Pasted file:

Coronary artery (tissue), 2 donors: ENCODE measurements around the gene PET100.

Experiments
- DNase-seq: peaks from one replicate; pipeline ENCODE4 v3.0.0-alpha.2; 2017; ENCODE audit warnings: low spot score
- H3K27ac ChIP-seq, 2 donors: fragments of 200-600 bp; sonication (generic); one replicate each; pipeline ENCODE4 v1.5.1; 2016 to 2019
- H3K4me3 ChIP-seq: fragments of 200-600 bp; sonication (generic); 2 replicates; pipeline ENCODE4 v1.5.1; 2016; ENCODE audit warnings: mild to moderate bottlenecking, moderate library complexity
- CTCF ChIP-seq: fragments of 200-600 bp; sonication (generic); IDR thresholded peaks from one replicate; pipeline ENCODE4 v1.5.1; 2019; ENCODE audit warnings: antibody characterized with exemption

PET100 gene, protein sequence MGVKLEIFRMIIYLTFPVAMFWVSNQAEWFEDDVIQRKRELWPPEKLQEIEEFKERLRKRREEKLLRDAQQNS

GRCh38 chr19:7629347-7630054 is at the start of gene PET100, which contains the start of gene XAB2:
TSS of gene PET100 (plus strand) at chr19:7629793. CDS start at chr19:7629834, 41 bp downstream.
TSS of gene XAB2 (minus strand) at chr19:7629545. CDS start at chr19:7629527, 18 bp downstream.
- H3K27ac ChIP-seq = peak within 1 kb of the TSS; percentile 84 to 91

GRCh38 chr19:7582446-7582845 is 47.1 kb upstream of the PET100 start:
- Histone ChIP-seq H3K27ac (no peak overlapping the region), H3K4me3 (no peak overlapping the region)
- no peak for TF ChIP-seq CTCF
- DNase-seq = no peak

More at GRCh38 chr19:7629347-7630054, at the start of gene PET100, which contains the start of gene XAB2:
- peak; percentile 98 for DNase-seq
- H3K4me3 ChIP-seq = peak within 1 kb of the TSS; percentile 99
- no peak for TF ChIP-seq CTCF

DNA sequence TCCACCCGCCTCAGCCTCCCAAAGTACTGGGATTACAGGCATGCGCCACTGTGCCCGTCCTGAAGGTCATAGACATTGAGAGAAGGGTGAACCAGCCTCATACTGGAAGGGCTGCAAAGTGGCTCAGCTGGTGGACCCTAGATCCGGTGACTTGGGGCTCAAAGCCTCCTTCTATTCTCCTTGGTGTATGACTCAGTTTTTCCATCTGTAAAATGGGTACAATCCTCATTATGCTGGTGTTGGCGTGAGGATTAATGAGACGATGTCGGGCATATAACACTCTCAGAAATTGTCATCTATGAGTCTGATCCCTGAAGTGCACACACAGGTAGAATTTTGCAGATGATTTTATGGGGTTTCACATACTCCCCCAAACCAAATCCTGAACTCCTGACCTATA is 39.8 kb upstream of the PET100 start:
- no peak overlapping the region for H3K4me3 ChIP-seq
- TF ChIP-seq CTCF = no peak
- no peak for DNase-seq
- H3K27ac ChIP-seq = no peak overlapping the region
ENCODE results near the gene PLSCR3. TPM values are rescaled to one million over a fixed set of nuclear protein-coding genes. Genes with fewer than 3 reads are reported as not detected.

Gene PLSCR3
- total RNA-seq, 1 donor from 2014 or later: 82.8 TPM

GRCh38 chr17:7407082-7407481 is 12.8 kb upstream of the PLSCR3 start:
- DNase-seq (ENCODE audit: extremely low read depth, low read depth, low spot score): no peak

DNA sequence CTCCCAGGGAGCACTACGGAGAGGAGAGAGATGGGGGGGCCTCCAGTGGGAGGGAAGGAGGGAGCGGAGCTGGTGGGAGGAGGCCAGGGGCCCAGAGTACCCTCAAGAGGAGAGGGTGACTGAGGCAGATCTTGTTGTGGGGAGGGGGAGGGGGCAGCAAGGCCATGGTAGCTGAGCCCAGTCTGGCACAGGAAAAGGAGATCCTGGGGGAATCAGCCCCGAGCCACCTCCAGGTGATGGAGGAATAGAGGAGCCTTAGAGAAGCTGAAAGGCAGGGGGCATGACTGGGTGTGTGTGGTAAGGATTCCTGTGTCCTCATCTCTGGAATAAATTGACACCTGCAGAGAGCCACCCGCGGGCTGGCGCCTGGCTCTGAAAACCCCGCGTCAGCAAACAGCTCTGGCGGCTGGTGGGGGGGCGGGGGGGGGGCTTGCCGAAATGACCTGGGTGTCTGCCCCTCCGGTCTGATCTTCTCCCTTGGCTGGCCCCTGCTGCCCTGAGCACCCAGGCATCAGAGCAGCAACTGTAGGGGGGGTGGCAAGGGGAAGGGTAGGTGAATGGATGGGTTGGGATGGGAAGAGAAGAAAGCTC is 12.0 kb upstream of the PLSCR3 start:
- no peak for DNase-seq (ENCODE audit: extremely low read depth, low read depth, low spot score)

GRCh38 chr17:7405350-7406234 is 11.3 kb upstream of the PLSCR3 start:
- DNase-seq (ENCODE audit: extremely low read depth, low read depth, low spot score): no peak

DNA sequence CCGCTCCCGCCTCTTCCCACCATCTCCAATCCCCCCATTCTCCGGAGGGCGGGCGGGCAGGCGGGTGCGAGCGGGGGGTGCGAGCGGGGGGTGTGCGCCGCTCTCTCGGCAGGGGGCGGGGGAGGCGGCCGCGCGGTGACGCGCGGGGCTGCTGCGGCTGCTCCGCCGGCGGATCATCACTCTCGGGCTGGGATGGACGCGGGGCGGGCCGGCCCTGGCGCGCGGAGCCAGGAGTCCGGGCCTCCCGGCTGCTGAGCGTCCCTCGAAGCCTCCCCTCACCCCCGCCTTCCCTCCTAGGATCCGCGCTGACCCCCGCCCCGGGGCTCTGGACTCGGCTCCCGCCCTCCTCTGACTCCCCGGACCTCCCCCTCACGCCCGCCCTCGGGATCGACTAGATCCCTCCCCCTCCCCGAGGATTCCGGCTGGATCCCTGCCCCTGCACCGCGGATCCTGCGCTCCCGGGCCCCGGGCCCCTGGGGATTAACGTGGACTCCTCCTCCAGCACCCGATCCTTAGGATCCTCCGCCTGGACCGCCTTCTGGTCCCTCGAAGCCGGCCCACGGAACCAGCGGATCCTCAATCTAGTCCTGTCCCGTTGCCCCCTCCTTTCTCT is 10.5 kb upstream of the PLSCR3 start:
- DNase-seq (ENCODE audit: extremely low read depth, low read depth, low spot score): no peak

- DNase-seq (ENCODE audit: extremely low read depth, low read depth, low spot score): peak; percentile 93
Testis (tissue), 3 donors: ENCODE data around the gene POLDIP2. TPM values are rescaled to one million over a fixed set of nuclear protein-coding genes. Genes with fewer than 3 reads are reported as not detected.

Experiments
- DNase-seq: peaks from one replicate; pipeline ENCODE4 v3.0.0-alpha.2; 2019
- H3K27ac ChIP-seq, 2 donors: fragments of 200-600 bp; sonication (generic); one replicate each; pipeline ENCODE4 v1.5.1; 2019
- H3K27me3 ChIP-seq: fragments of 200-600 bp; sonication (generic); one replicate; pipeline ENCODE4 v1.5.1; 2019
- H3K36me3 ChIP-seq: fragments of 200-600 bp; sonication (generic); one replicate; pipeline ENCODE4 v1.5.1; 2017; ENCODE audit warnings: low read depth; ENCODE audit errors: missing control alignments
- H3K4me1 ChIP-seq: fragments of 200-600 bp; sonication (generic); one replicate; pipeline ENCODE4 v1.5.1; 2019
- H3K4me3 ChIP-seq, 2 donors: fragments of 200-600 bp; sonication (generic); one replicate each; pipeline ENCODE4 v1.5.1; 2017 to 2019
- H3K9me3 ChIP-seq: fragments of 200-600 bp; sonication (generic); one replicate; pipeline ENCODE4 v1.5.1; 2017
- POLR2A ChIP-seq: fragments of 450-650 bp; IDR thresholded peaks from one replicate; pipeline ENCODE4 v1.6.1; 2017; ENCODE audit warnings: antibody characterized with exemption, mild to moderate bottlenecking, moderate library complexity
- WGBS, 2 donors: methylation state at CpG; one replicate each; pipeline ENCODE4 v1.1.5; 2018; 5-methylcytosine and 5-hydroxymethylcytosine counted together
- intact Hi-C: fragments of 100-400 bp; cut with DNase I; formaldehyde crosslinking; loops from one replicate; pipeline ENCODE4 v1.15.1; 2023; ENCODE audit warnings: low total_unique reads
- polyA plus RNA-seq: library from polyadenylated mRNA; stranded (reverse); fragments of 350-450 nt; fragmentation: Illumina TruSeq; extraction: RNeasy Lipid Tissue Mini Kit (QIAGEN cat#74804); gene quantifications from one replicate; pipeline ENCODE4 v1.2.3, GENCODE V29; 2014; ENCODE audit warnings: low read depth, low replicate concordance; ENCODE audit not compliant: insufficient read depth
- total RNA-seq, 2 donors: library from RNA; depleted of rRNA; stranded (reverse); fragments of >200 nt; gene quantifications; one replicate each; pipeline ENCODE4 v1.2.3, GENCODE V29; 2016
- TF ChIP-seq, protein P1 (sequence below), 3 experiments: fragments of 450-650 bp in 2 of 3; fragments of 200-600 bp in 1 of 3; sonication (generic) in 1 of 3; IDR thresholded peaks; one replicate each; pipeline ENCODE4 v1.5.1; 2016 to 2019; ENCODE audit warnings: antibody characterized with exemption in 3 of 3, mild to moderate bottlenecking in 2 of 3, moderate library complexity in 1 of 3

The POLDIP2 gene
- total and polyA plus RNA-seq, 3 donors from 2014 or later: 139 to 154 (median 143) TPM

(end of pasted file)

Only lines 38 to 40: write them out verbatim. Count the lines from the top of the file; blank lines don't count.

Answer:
Experiments
- DNase-seq: peaks from one replicate; pipeline ENCODE4 v3.0.0-alpha.2; 2019
- H3K27ac ChIP-seq, 2 donors: fragments of 200-600 bp; sonication (generic); one replicate each; pipeline ENCODE4 v1.5.1; 2019